His fame, of course, cannot be understood thru our own pop-cultural lenses (in spite of the language I just used in the previous sentence).  But we can note that his was a household name.  Hordes gathered to him.  Were John ministering in a 21st century setting, his Twitter followership would have been enormous and his blog stats through the roof… assuming he would have used social media.

And actually, that is a big assumption, mind you, no matter how confident today’s media enthusiasts might assert axiomatically that he certainly would have been known as @JBap.

But maybe he would have—the man had a message.  He is described in terms of “a voice” (from Isa 40:3).  And he did not shy away from lifting that voice.  But before we jump to conclusions about how he might use modern-day PR methods, let’s consider this: his preferred attire was not that of fine robes (or designer jeans!) and his preferred venue was the barren wild, not the market or the palace lawn (on his dress and base of operations, see Mt 11:7-8).

So how did he manage his public persona?

Perhaps just as importantly, how did the Gospel writers present his public persona?

In all four Gospels, John the Baptist appears like a bolt out of the blue… and then he recedes almost immediately into the background, drifting backstage as soon as Jesus appears.

John’s Gospel, as I mentioned in the prequel to this post, seems most deliberate in presenting the Baptist as a loud, robust, vocal persona whose “platform” exists for one purpose only: to exalt another.  In Luke and Matthew, Jesus calls John the greatest man born of woman (Lk 7.28/Mt 11.11).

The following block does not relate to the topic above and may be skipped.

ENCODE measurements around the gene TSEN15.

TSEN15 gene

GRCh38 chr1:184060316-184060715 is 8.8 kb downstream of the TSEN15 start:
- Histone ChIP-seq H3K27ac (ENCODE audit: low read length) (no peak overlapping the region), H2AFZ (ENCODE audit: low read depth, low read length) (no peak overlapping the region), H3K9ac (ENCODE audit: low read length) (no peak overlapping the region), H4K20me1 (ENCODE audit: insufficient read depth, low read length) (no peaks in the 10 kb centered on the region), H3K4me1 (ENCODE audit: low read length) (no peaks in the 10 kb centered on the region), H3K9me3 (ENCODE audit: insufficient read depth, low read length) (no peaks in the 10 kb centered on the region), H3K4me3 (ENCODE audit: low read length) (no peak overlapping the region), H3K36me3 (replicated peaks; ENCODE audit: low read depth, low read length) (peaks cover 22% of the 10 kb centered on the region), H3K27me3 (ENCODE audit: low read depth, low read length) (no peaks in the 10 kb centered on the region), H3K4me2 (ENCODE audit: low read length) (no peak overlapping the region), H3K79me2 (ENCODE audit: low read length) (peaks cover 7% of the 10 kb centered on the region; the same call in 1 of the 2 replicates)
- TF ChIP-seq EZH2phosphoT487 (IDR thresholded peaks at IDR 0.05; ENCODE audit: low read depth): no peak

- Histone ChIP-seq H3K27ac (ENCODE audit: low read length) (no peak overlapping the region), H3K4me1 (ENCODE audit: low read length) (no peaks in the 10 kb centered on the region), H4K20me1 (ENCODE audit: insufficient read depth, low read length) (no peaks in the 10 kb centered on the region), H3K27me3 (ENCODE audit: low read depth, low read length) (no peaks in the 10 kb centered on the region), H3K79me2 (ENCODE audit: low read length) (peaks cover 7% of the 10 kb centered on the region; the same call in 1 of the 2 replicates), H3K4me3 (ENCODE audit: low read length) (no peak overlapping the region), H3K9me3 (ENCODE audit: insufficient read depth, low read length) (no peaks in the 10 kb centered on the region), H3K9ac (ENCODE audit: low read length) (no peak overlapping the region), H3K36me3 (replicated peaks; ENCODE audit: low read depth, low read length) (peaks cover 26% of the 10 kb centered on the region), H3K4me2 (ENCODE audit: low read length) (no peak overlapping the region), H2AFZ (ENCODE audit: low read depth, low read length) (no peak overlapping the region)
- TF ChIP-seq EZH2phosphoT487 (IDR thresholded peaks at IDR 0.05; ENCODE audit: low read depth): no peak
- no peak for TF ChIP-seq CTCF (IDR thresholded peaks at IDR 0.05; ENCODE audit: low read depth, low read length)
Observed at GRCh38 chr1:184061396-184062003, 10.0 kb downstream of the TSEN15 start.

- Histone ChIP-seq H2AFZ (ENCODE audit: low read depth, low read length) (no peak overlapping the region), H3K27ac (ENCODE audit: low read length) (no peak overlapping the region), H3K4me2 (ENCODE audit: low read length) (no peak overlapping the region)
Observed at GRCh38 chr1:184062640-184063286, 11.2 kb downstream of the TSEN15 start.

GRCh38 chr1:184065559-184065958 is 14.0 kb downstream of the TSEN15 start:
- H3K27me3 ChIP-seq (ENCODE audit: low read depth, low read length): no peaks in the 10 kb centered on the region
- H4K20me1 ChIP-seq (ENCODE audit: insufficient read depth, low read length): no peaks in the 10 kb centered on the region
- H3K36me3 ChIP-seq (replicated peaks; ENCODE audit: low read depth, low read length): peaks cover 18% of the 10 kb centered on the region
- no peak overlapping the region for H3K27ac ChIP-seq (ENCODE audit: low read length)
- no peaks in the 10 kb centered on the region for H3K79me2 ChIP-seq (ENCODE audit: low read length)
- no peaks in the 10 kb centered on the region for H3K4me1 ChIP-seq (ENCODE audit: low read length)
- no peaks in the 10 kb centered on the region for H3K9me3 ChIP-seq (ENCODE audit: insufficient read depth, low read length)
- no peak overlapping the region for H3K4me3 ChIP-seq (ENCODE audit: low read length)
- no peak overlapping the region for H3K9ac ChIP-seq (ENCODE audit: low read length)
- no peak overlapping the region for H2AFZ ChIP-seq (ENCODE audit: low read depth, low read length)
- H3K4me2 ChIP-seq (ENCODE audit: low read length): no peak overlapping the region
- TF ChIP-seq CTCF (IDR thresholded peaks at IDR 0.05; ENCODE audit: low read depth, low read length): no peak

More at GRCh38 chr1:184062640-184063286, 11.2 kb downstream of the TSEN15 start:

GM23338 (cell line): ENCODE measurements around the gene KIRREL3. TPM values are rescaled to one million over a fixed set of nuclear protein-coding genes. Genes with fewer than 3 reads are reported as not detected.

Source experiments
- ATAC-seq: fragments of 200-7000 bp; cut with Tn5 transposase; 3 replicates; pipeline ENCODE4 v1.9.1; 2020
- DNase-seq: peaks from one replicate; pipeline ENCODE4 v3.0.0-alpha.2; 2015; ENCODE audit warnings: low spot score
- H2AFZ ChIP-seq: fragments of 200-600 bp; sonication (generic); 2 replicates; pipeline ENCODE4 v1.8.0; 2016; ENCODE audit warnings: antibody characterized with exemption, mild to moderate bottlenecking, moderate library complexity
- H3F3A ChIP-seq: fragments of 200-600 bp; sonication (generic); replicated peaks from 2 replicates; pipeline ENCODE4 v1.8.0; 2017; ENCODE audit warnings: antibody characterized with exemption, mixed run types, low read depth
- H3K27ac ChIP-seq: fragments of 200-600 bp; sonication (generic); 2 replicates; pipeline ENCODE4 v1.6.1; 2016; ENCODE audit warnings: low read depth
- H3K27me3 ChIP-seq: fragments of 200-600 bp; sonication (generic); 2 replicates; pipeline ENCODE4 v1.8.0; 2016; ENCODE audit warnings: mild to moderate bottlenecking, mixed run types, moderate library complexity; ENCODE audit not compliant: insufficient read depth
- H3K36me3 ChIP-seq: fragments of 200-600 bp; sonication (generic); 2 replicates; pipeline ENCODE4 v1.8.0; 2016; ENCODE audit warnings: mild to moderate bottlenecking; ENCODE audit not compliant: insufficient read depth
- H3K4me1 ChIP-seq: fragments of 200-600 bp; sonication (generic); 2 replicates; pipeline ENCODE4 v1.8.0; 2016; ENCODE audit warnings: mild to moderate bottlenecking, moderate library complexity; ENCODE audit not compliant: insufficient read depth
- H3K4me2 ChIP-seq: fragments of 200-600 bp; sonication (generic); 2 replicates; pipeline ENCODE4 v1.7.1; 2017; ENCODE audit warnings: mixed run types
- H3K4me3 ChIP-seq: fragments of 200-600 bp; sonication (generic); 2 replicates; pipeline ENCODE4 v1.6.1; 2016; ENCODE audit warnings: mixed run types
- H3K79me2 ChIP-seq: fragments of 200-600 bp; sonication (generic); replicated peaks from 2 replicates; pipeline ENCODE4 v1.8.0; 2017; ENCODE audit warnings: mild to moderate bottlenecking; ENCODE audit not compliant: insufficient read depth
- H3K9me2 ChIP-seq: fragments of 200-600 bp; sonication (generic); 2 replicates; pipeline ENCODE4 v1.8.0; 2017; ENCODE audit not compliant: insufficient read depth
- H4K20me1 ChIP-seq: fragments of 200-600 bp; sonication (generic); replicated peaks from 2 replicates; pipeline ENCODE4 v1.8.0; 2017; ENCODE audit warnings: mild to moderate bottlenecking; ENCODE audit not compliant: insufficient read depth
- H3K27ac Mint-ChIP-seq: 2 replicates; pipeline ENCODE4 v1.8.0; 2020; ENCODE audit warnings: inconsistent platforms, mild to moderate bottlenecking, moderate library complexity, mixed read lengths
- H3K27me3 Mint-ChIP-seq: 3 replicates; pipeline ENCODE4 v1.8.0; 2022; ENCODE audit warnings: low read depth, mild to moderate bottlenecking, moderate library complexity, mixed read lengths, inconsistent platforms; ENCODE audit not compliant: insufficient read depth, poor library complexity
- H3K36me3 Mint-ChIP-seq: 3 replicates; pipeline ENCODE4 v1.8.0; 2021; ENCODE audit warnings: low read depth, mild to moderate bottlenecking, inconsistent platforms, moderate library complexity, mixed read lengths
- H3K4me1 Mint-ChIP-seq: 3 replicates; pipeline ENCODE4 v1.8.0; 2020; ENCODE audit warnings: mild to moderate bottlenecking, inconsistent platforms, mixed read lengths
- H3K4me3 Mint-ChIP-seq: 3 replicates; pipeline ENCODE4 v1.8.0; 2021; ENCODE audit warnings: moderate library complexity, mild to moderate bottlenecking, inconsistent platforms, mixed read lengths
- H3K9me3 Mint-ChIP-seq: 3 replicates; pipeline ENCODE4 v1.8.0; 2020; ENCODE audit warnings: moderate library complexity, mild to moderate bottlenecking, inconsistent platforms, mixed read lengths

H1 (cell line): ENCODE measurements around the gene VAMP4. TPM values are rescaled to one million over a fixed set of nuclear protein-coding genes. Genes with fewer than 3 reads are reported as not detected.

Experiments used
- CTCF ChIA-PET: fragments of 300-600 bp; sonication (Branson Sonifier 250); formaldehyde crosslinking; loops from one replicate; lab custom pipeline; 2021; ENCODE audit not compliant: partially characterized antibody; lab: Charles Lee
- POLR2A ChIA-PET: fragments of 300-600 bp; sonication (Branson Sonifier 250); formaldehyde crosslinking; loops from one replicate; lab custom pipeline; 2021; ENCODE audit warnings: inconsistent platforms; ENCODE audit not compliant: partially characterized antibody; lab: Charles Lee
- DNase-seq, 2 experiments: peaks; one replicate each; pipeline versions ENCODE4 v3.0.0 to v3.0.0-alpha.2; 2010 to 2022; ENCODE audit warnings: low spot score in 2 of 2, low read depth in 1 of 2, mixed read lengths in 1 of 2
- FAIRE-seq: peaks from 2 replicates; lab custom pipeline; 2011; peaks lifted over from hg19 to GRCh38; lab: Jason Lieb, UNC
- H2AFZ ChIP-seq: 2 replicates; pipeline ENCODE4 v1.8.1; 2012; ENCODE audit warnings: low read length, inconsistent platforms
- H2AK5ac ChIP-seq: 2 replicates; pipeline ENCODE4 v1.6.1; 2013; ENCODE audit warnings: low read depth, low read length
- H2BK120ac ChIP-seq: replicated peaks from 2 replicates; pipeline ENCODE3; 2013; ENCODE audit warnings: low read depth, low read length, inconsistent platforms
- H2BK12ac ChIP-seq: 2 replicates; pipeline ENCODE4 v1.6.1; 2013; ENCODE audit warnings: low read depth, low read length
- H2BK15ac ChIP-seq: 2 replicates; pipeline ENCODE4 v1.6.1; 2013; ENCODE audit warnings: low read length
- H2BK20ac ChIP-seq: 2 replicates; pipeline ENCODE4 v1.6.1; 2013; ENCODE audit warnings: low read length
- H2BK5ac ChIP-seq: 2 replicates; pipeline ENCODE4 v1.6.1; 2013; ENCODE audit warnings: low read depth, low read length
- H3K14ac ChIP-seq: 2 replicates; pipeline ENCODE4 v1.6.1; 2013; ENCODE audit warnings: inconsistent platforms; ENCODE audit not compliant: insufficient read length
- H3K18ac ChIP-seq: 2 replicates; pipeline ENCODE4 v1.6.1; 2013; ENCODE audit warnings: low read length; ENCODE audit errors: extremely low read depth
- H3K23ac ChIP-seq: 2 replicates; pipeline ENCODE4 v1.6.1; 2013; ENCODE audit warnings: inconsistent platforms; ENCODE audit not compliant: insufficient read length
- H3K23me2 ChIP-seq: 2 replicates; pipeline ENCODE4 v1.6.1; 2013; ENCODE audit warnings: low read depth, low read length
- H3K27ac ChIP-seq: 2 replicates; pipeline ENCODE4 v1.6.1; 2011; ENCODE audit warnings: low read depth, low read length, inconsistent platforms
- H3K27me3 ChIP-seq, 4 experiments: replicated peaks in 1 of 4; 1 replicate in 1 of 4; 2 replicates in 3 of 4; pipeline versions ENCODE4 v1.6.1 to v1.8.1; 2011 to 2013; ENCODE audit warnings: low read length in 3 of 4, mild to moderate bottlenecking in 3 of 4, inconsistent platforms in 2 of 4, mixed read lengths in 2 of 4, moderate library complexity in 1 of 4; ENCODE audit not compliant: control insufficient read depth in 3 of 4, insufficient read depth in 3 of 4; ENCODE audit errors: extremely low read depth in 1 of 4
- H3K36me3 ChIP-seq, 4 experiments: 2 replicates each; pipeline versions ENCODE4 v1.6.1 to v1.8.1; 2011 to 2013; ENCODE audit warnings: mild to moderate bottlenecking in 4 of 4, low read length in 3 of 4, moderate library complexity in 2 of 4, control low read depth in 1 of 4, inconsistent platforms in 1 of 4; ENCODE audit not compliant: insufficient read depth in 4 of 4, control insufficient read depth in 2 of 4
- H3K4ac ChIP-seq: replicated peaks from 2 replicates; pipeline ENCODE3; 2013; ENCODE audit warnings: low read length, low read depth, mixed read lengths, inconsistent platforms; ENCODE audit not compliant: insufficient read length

What we find in the Fourth Gospel is that the vocation of the greatest of all mortal men is to point to someone greater… and then fade away. 

Behold the Lamb! (Jn 1.29, 36)

He must increase, but I must decrease. (Jn 3.30)

John the Baptist is a good role model for anyone involved in public ministry.  To the extent that our books, “speaking events,” Tweets and blog posts are in direct service of the message we believe God has given us—these should point to Jesus while the author (the “voice”) intentionally recedes into the backstage shadows.


The Church of One Celeb

But there is something else to learn from John’s Gospel about today’s apparatus for conveying and receiving mass-marketed messages. Not only should we be concerned with the public persona, but with how the people of God receive and regard that “celebrity” figure.  One does not become “famous” without fans or “popular” without a populace.  How should the church behave itself in regard to our prominent leaders, “influencers” and messengers?

Like Andrew and the unnamed disciple in John 1:35-37—

The next day, John was standing with two of his disciples, and he looked at Jesus as he walked by and said, “Behold the Lamb of God!”  The two disciples heard him say this, and they followed Jesus.

When our prominent “influencers” point beyond themselves to the Best and the Highest, then we should follow the trajectory of their gaze.  As in the well-known work of art above, let’s follow the trajectory Grünewald depicts of John the Baptist’s long, re-directing finger.